I had the same problem with Skype. Apparently it uses ports 80 and 443 as “alternatives for incoming connections”. I’m thinking this makes it easier to slip their traffic through firewalls.

There’s a checkbox to disable this under Options > Connections.


This is so ironic that you mentioned Skype. I wonder if they’re having problems. Mine just locked up, and Skype had indicated they were having trouble connecting to their communications server. I rebooted, and things are now fine. Perhaps there’s a security leak in their client?

as for skype – tools/options/connection (i hope I get it right, cause I’m using polish version of skype…) – there is a checkbox which sets skype to use ports 80 & 443 as an alternative to incoming connections.

just turn it off – and your local webserver will rock.

had the same problem once – I used TcpView from SysInternals which propably doeas the same what calling netstat doeas.

By default, Skype listens to port 80 and 443 as alternative incoming ports. So when viewing your localhost, the request gets intercepted by Skype.

Solution: Go to the “Connections” tab in the Skype options, and uncheck “Use port 80 and 443 as alternative incoming connections”.

Skype was listening on port 80 because it is a P2P application. That is, your computer serves data for other Skype users as long as you leave the client open. (That’s why it wants to start when you start up your computer.) This is why some places, like San Jose State, want to ban Skype.

One of the reasons eBay felt that Skype was worth so much money because despite carrying millions of calls, its own servers carry very little traffic. They depend on folks who leave the app open to carry calls for everyone. Thus, their monthly outgoing cash flow is fairly reasonable (unlike YouTube, which spends millions of dollars every month on bandwidth!)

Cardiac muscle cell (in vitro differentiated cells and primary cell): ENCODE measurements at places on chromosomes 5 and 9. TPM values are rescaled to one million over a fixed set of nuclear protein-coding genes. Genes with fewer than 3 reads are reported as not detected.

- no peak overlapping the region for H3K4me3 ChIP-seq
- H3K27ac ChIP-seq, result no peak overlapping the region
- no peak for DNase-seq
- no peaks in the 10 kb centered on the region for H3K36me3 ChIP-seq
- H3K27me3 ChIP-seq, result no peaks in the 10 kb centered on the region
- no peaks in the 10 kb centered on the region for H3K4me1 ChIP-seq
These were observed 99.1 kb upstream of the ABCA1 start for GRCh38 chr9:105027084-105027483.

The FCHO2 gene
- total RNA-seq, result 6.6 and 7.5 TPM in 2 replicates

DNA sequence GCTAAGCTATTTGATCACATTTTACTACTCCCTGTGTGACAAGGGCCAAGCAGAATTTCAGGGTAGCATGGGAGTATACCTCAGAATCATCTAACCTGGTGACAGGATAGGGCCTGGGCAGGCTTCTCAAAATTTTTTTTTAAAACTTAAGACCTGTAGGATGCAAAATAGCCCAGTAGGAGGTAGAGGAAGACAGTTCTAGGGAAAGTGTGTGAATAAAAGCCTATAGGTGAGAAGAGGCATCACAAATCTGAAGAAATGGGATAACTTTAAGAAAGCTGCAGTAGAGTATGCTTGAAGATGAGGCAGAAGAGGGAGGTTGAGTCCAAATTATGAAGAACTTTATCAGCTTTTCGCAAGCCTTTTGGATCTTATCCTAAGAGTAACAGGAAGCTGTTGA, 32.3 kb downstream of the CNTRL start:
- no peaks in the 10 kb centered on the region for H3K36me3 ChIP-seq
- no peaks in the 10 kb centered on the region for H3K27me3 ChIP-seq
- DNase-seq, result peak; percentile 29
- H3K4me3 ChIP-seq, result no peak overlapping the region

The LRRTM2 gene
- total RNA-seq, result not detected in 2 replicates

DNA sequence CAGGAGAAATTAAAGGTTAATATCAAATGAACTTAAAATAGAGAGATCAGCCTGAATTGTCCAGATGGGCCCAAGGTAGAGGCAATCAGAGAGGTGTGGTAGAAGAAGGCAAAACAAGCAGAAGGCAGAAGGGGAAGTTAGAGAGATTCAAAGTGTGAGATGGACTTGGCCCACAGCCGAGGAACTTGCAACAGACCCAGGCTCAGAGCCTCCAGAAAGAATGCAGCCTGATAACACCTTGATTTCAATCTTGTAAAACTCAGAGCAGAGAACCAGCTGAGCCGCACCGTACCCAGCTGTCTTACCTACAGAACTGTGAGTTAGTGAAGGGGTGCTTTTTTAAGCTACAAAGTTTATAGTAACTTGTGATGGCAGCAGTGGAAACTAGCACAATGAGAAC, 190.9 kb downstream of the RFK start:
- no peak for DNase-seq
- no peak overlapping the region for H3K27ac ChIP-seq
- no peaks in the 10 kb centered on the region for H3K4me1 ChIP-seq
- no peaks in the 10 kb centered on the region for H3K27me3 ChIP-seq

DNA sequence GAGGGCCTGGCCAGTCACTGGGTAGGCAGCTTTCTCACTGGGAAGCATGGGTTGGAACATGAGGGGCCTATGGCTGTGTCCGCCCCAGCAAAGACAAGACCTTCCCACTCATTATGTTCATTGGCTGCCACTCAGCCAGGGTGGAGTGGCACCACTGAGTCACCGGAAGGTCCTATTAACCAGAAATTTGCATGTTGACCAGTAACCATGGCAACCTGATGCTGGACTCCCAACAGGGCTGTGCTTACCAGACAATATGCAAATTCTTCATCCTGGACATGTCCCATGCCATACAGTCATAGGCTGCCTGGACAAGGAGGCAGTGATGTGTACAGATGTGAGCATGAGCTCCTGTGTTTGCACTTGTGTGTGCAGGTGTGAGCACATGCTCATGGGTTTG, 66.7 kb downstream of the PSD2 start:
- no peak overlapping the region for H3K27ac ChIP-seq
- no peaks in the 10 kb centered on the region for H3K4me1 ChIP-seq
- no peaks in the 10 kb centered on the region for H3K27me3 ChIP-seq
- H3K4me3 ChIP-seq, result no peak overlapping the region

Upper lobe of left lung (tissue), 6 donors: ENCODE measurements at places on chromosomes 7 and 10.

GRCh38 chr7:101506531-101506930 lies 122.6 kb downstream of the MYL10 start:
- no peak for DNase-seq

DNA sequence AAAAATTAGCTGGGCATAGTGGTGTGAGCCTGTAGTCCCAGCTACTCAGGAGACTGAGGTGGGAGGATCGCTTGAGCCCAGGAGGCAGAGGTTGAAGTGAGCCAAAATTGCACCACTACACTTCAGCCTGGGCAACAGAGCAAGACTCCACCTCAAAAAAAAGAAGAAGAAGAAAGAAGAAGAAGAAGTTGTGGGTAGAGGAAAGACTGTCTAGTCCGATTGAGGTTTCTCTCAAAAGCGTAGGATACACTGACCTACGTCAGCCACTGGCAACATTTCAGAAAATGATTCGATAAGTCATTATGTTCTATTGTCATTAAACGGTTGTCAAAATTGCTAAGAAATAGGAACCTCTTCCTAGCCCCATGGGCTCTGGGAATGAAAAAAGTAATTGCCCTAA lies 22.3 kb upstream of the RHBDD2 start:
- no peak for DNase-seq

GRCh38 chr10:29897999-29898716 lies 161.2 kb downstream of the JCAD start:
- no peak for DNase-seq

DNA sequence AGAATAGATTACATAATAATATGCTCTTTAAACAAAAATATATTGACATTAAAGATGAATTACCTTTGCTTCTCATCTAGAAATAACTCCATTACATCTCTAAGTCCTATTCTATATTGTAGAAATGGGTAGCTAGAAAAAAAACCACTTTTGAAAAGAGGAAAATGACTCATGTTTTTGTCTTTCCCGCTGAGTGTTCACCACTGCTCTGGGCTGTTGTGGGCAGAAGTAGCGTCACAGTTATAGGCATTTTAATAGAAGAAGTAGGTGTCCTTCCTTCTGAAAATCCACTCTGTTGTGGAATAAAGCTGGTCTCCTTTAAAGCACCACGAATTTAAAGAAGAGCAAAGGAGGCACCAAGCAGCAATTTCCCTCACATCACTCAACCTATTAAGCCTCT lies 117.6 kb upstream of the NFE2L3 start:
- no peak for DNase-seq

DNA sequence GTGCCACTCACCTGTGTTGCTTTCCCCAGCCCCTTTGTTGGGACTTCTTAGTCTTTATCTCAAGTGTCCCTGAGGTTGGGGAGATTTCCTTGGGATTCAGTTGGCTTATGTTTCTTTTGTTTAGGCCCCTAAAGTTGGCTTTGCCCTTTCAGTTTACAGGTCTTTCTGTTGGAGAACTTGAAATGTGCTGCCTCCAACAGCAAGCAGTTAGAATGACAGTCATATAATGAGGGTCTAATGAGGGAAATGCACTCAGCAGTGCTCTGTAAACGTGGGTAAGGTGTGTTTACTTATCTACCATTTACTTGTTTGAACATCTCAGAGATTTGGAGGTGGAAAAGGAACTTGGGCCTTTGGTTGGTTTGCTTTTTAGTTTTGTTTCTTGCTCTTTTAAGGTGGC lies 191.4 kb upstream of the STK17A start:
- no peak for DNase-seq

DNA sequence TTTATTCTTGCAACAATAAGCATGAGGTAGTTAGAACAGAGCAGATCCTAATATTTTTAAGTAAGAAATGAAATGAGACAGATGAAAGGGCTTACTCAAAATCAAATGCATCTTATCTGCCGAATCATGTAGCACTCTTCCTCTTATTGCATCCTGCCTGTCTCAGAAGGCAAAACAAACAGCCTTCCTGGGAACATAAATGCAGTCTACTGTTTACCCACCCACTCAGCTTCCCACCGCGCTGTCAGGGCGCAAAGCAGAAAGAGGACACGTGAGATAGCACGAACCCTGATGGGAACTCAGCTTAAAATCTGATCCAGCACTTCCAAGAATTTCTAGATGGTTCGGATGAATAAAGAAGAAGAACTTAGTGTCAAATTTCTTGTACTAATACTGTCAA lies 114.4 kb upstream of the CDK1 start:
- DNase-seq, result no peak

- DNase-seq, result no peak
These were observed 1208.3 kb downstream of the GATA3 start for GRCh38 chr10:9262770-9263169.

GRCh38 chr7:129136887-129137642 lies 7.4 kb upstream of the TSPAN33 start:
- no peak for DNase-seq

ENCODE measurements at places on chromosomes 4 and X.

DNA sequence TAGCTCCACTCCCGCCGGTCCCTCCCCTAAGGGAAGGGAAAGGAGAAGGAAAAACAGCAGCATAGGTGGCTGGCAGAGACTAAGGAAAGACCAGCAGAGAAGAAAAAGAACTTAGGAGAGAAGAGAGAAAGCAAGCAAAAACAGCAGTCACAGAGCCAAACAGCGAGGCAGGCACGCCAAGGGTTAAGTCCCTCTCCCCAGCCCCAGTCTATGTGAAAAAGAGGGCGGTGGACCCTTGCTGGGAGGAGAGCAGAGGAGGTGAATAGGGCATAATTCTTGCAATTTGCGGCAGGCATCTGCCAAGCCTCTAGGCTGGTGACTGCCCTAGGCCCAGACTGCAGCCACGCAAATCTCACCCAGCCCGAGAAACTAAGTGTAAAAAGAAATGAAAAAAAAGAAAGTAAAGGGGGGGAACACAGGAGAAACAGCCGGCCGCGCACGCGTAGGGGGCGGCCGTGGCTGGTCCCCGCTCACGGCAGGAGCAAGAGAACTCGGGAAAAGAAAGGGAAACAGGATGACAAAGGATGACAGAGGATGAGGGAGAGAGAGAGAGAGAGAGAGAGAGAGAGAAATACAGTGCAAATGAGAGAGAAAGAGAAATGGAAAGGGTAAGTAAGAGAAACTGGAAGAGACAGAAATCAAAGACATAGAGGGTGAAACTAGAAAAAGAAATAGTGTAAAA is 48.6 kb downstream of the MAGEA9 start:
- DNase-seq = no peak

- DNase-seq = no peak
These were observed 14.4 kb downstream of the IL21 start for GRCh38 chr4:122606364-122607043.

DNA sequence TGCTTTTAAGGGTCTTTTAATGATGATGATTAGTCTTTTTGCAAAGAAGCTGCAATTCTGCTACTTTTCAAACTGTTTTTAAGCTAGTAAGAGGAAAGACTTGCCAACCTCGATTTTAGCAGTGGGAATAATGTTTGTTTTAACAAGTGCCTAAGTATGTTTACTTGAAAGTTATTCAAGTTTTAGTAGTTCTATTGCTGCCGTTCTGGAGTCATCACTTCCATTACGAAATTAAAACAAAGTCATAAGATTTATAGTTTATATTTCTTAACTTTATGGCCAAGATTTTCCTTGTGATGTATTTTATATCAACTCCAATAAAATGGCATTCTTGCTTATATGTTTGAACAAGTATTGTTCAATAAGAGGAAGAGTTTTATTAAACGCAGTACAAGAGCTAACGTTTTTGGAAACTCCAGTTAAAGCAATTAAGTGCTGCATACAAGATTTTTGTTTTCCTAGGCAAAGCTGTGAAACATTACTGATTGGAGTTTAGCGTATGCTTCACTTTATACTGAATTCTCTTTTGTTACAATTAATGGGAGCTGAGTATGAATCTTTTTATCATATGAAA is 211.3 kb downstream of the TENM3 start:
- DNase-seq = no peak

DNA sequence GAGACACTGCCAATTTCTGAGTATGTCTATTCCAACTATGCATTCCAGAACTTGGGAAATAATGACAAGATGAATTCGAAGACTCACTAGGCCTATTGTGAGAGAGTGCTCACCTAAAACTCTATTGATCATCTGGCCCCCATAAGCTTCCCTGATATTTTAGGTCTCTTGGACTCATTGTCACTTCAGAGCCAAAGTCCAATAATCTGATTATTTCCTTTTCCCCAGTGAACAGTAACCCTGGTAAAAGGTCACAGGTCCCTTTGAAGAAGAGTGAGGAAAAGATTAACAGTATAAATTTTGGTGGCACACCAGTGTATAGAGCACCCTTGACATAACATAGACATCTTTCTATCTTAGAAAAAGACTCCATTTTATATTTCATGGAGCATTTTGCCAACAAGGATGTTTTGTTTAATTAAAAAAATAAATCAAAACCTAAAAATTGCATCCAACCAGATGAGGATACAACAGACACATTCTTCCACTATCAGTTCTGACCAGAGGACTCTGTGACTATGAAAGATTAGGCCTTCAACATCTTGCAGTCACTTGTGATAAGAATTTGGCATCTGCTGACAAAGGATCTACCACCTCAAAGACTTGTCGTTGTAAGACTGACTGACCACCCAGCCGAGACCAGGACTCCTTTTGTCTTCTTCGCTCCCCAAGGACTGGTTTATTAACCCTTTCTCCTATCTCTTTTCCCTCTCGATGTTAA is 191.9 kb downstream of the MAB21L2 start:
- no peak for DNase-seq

I got ethe same problem… I know that Skype is using the port 80 to perform firewall traversal however, I was wandering if it is possible to enforce skype not to listen all interface ( but only the web connected interface (leaving free

In that case, it does not remove the firewall traversal feature of skype (which we all agree is great) and allows you to have a local webserver to experiment your blog for example on the localhost…

I asked on a Skype board but didn’t get any answer so far…

Or you may use Process Explorer from Sysinternals. On the TCP IP tab it will show what connections a process is using and you can kill it from there.

For those unimpressed with the Windows command line[1], you might like to see its future incarnation, called Powershell. It’s taken a lot of inspiration from Unix and other sources. Even has built in documentation more like man pages than the usual MS help.

[1] Though for those of us who worked through from early versions of DOS, it’s a powerful tool…

Its a handy tip to know. Discovered it a while back having installed apache after skype though my method was a little bit more like “lets end this, see if that fixes it” while going down through taskman. 🙂

You are not only a genius with WP, but this was great information. I did find that under Skype’s setup, under the Advanced area, there is a checkbox that tells it to use ports 80 and 443 as alternates. I unchecked that, and my conflict was gone.

Dude! This just solved my problem! Been an IIS user forever; just installed Apache for the first time and it couldn’t bind to port 80. Thank you kindly.